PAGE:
(E) Initial Detection Sensor;
(F) Indication of specific type of platform observation made from (including, for example, what type of surface vessel, i.e., FFG, DDG, or CG);
(G) Length of time observers maintained visual contact with marine mammal;
(H) Wave height (in feet);
(J) Sonar source in use (y/n);
(K) Indication of whether animal is < 200 yd, 200-500 yd, 500-1000 yd, 1000-2000 yd, or > 2000 yd from sonar source in paragraph (f)(1)(ii)(J) of this section;
(L) Mitigation Implementation—Whether operation of sonar sensor was delayed, or sonar was powered or shut down, and how long the delay was;
(M) If source in use (i.e., in paragraph (f)(1)(ii)(J) of this section) is hullmounted, true bearing of animal from ship, true direction of ship's travel, and estimation of animal's motion relative to ship (opening, closing, parallel);
(N) Observed behavior—Watchstanders shall report, in plain language and without trying to categorize in any way, the observed behavior of the animals (such as animal closing to bow ride, paralleling course/speed, floating on surface and not swimming, etc.).
(iii) An evaluation (based on data gathered during all of the MTERs) of the effectiveness of mitigation measures designed to avoid exposing marine mammals to MFAS. This evaluation shall identify the specific observations that support any conclusions the Navy reaches about the effectiveness of the mitigation.
(2) ASW Summary—This section shall include the following information as summarized from both MTERs and non-major training exercises:
(i) Total annual hours of each type of sonar source (along with explanation of how hours are calculated for sources typically quantified in alternate way (buoys, torpedoes, etc.)).
(ii) Cumulative Impact Report—To the extent practicable, the Navy, in coordination with NMFS, shall develop and implement a method of annually reporting non-major (i.e., other than MTERs) training exercises utilizing hull-mounted sonar. The report shall present an annual (and seasonal, where practicable) depiction of non-major training exercises geographically across the AFAST Study Area. To the extent practicable, this report will also include the total number of sonar hours (from helicopter dipping sonar and object detection exercises) conducted within Start Printed Page 4884the southern NARW critical habitat plus 5 nm buffer area. The Navy shall include (in the AFAST annual report) a brief annual progress update on the status of the development of an effective and unclassified method to report this information until an agreed-upon (with NMFS) method has been developed and implemented.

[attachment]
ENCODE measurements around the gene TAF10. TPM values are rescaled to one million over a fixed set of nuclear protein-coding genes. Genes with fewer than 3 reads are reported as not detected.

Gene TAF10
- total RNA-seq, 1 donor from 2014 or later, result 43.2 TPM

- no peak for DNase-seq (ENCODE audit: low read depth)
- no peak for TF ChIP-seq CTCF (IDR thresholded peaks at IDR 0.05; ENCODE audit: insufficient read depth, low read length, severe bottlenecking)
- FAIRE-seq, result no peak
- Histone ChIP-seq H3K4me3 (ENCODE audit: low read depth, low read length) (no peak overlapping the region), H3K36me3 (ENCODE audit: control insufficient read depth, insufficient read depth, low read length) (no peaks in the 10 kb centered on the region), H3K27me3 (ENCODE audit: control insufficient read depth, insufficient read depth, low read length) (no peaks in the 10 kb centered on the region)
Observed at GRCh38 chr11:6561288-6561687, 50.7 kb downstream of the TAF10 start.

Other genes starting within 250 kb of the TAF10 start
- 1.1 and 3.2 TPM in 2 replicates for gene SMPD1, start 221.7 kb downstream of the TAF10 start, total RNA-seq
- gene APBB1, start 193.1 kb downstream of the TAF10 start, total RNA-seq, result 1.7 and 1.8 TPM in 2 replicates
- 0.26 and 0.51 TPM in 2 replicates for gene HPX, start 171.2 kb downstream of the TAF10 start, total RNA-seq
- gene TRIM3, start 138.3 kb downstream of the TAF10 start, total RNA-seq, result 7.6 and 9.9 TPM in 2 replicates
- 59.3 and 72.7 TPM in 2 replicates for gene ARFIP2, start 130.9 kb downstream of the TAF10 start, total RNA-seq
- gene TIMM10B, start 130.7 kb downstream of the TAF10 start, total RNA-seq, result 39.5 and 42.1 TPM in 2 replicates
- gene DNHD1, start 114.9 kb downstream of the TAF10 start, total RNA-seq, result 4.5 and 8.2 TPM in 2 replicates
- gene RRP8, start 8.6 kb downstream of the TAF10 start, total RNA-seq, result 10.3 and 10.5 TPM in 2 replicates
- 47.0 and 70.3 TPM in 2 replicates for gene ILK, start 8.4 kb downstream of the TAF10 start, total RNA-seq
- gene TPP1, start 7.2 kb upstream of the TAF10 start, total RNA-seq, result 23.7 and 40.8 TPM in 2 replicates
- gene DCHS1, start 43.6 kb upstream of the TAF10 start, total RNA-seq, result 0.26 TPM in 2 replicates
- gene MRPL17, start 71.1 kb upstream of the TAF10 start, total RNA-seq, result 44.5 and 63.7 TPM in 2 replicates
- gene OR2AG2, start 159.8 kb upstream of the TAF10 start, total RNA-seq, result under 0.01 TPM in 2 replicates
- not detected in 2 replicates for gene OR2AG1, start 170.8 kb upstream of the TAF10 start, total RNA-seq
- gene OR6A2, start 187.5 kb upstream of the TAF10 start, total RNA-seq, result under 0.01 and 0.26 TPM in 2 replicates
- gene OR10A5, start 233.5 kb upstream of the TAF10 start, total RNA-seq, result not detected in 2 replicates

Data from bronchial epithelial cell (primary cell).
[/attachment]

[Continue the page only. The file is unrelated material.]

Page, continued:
(3) IEER/AEER Summary—This section shall include an annual summary of the following IEER and AEER information:
(i) Total number of IEER and AEER events conducted in the AFAST Study Area;
(ii) Total expended/detonated rounds (buoys);
(iii) Total number of self-scuttled IEER rounds.
(g) Sonar Exercise Notification—The Navy shall submit to the NMFS Office of Protected Resources (specific contact information to be provided in LOA) either an electronic (preferably) or verbal report within fifteen calendar days after the completion of any MTER indicating:
(1) Location of the exercise;
(2) Beginning and end dates of the exercise;
(3) Type of exercise (e.g., COMPTUEX or SEASWITI).
(h) AFAST 5-yr Comprehensive Report—The Navy shall submit to NMFS a draft report that analyzes and summarizes all of the multi-year marine mammal information gathered during ASW, MIW and IEER/AEER exercises for which annual reports are required (Annual AFAST Exercise Reports and AFAST Monitoring Plan Reports). This report will be submitted at the end of the fourth year of the rule (November 2012), covering activities that have occurred through June 1, 2012.
(i) Comprehensive National ASW Report—By June, 2014, the Navy shall submit a draft National Report that analyzes, compares, and summarizes the active sonar data gathered (through January 1, 2014) from the watchstanders and pursuant to the implementation of the Monitoring Plans for AFAST, SOCAL, the HRC, the Marianas Range Complex, the Northwest Training Range, the Gulf of Alaska, and the East Coast Undersea Warfare Training Range.
(j) The Navy shall respond to NMFS comments and requests for additional information or clarification on the AFAST Comprehensive Report, the Comprehensive National ASW report, the Annual AFAST Exercise Report, or the Annual AFAST Monitoring Plan Report (or the multi-Range Complex Annual Monitoring Plan Report, if that is how the Navy chooses to submit the information) if submitted within 3 months of receipt. These reports will be considered final after the Navy has addressed NMFS' comments or provided the requested information, or three months after the submittal of the draft if NMFS does not comment by then.
(k) In 2011, the Navy shall convene a Monitoring Workshop in which the Monitoring Workshop participants will be asked to review the Navy's Monitoring Plans and monitoring results and make individual recommendations (to the Navy and NMFS) of ways of improving the Monitoring Plans. The recommendations shall be reviewed by the Navy, in consultation with NMFS, and modifications to the Monitoring Plan shall be made, as appropriate.
To incidentally take marine mammals pursuant to the regulations in this subpart, the U.S. citizen (as defined by § 216.103) conducting the activity identified in § 216.240(c) (the U.S. Navy) must apply for and obtain either an initial Letter of Authorization in accordance with § 216.247 or a renewal under § 216.248.